|Bakers cry over Prima flour
Bakery owners last week deffered plans to raise the price of bread but called on the government to urgently address several of their grievances: one of them being the supply of poor quality flour by monopoly-holder Prima.
"We can never be sure of the quality of flour we get," said Parakrama Dassanayake, head of the Bakery Owners Association (BOA). "There is no consistency."
"All of a sudden, we get some bags of bad flour which spoils quite a lot of loaves," he said, adding that batches of bread were wasted in this manner almost every month.
This was one of the main problems listed to Commerce Minister Ravi Karunanayake at a meeting last week.
Large bakery owners buy flour in bulk and cannot tell its quality until the bread is baked. Unlike in many other countries, there is no indication of protein or moisture content. Only the expiry date is available.
Because of the monopoly held by Prima, bakeries also have no option but to buy flour from the company.
Asked for an opinion on why flour quality varied so much, Dassanayake said it may be due to poor wheat.
A senior Prima official when contacted for comment said the company takes seriously all complaints on quality. "We are very concerned about issues of quality and look into all complaints in this regard," he said, speaking on condition of anonymity.
Last weeks discussion had been called after the BOA announced intentions to raise the price of bread by one rupee. Dassanayake said that the minister had asked the association to write him a formal letter with their grievances and had pledged to inquire into them. Some of the problems put forward at an earlier meeting have already been addressed though several others have still to be solved.
The BOA told Karunanayake that the association may have to raise the price of bread to reduce their losses.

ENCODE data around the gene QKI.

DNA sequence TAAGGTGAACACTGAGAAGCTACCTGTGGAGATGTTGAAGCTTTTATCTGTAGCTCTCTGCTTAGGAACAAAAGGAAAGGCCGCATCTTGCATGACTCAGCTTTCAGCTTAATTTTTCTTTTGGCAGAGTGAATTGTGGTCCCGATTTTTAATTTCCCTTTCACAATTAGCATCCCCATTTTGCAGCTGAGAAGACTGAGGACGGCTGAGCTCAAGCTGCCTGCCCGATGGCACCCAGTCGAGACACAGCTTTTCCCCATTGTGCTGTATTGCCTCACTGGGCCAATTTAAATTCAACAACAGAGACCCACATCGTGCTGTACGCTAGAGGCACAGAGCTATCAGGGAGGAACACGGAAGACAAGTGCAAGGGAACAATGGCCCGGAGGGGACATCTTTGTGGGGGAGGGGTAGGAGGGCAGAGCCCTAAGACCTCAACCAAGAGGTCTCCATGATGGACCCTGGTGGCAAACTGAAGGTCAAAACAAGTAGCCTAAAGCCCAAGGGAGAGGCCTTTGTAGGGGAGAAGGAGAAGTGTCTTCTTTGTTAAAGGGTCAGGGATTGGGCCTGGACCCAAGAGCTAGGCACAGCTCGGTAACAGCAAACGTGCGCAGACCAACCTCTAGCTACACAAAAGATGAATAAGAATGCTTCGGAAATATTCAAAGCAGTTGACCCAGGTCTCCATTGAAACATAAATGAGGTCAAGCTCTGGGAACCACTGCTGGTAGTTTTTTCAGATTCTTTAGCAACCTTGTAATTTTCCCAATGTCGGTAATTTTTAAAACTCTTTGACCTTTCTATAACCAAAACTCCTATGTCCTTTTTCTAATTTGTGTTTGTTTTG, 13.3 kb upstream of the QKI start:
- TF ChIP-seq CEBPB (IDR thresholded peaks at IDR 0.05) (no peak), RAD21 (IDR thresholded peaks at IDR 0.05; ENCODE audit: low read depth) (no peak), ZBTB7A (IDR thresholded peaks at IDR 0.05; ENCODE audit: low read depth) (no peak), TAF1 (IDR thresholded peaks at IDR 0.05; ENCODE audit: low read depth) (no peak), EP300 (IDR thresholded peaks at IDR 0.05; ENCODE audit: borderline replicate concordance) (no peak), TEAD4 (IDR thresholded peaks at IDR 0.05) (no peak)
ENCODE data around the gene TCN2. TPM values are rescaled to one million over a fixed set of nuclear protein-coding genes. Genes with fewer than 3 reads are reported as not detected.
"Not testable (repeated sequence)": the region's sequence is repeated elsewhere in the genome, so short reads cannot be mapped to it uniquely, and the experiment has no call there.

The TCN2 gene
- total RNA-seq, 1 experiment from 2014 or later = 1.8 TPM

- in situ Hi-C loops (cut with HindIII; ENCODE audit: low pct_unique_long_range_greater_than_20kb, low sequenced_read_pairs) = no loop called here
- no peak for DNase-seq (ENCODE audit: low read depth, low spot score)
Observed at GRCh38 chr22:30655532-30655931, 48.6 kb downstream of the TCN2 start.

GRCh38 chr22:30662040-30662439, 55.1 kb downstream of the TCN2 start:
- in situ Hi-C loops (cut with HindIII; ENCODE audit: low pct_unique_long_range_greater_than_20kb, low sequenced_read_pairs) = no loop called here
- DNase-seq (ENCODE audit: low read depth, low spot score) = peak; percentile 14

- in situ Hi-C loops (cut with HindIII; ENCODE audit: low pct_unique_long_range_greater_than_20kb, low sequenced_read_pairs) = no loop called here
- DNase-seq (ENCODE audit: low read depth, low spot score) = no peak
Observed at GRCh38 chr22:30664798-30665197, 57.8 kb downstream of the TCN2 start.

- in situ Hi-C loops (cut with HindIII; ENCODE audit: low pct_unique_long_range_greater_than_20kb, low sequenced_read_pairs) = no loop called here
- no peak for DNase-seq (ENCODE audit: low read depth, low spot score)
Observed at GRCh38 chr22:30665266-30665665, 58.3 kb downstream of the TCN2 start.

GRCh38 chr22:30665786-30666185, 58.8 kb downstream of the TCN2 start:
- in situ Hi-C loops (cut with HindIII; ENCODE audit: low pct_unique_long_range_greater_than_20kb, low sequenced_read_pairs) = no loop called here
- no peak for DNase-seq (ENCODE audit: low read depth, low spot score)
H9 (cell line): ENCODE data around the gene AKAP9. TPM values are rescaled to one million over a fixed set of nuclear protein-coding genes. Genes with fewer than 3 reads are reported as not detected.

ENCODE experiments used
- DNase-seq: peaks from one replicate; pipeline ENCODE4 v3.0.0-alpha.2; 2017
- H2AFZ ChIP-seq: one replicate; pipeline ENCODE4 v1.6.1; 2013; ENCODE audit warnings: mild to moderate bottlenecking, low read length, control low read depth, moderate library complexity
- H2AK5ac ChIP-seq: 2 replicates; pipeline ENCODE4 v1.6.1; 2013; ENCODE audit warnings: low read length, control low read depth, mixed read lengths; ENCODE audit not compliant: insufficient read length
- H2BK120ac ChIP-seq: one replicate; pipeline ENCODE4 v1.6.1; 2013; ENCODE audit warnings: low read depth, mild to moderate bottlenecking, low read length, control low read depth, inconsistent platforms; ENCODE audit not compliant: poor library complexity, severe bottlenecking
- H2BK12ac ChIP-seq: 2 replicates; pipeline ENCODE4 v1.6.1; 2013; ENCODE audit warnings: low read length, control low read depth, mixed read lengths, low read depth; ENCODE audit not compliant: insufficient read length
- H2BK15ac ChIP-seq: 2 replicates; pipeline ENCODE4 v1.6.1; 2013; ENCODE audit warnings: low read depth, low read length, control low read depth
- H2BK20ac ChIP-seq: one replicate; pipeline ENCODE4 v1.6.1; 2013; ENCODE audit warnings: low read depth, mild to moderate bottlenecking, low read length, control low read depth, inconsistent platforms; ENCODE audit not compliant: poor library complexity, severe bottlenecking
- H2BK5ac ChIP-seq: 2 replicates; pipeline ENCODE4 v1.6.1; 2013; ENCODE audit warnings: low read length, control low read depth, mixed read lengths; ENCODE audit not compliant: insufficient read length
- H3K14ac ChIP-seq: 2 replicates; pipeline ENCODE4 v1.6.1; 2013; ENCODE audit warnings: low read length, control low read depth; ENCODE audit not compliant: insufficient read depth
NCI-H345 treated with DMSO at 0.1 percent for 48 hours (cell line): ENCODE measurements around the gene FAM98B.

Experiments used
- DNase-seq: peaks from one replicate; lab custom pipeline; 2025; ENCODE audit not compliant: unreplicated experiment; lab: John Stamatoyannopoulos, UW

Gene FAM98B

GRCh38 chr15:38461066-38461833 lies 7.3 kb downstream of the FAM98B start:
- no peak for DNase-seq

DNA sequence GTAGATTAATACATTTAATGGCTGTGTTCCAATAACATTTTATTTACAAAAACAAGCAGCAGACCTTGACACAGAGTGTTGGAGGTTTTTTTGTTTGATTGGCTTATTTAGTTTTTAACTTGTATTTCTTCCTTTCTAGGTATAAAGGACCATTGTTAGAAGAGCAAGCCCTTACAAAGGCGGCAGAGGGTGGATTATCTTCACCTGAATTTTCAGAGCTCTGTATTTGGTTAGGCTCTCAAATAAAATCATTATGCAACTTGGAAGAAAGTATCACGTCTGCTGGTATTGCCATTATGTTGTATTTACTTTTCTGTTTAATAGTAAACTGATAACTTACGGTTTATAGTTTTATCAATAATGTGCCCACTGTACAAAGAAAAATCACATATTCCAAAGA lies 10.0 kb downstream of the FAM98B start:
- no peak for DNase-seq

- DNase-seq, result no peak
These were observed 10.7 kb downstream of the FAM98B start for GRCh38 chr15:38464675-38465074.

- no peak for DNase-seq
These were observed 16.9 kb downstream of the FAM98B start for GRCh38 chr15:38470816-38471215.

"Even if we went ahead with the one rupee price hike, we would be incurring losses," he noted. "But we may be able to narrow the gap. Our calculations show that the production cost of a loaf of 450g bread is between Rs. 13.40 or Rs. 13.67, depending on the recipe."
A 450g loaf is now sold at Rs. 12. A kilogramme of flour costs around Rs. 20.05. A government subsidy on flour expired in December and was not renewed by the United National Front government. Karunanayake told the BOA that the government expects a consignment of flour from India which may be sold at a cheaper rate, thus bringing down their costs to some extent."We will watch the situation for about two months," Dassanayake said: "Not a single baker makes a profit on bread."
He added that most bakery owners use bread as a marketing tool: they have noticed that once a person comes into a bakery to buy a loaf, they usually walk off with other savoury items and cakes. However, the party most affected by the current bread prices are the small-time bakers in rural areas who dont have their own sales outlets. They have to manufacture loaves and also bear the cost of transporting them to the boutiques, besides which they offer the bread to shops at a concession."What happens in these instances is that they reduce the weight of the bread," Dassanayke pointed out.
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